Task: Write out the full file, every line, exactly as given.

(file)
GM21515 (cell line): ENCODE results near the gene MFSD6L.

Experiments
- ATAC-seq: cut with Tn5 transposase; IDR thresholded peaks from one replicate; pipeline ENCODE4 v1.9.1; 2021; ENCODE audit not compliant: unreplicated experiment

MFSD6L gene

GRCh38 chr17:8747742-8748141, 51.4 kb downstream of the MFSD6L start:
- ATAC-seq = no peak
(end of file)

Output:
GM21515 (cell line): ENCODE results near the gene MFSD6L.

Experiments
- ATAC-seq: cut with Tn5 transposase; IDR thresholded peaks from one replicate; pipeline ENCODE4 v1.9.1; 2021; ENCODE audit not compliant: unreplicated experiment

MFSD6L gene

GRCh38 chr17:8747742-8748141, 51.4 kb downstream of the MFSD6L start:
- ATAC-seq = no peak